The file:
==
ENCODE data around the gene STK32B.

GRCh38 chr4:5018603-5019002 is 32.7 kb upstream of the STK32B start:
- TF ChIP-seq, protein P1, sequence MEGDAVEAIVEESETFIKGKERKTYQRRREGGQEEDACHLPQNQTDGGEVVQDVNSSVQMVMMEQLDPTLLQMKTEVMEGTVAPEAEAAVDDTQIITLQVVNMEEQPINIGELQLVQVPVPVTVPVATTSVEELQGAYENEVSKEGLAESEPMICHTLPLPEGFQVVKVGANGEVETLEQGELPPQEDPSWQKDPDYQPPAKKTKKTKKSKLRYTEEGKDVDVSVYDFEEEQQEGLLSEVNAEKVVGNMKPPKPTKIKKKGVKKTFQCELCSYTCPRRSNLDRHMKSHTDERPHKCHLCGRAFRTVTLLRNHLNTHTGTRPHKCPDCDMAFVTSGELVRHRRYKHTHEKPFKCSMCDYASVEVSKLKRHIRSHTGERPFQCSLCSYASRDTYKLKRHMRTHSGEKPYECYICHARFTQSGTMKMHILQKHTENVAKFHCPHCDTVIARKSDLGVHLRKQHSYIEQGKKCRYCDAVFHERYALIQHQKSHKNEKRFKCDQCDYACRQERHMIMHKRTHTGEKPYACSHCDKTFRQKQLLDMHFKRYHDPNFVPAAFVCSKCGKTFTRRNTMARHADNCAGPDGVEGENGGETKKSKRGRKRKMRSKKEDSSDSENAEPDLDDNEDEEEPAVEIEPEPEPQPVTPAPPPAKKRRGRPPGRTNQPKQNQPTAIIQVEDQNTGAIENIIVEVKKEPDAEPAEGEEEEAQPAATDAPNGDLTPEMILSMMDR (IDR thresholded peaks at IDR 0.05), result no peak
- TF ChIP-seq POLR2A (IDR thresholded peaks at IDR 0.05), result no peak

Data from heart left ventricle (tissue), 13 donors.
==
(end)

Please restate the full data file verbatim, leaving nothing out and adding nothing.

ENCODE data around the gene STK32B.

GRCh38 chr4:5018603-5019002 is 32.7 kb upstream of the STK32B start:
- TF ChIP-seq, protein P1, sequence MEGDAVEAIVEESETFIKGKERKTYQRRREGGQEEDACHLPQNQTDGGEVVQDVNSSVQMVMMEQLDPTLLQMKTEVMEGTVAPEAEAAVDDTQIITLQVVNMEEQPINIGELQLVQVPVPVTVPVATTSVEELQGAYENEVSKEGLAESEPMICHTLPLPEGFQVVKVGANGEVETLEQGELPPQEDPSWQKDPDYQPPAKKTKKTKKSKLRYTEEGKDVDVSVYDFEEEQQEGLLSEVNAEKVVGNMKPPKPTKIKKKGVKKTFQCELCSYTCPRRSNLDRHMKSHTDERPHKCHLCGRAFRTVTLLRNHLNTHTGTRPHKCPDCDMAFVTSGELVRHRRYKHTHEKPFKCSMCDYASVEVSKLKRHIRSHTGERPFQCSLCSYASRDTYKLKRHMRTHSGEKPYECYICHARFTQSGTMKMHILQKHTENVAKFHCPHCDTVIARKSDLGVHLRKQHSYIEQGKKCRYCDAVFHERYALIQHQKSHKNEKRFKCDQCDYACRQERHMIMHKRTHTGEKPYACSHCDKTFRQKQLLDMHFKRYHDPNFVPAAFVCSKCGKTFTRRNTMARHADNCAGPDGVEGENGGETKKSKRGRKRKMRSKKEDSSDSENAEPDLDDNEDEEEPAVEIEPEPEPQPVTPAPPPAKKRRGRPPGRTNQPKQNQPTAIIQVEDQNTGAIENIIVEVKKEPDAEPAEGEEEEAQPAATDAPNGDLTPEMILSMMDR (IDR thresholded peaks at IDR 0.05), result no peak
- TF ChIP-seq POLR2A (IDR thresholded peaks at IDR 0.05), result no peak

Data from heart left ventricle (tissue), 13 donors.